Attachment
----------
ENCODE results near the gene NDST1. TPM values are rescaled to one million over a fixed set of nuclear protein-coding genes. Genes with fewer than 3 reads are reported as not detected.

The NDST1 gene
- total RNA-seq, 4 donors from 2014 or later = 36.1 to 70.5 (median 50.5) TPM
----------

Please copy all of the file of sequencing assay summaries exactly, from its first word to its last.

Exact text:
ENCODE results near the gene NDST1. TPM values are rescaled to one million over a fixed set of nuclear protein-coding genes. Genes with fewer than 3 reads are reported as not detected.

The NDST1 gene
- total RNA-seq, 4 donors from 2014 or later = 36.1 to 70.5 (median 50.5) TPM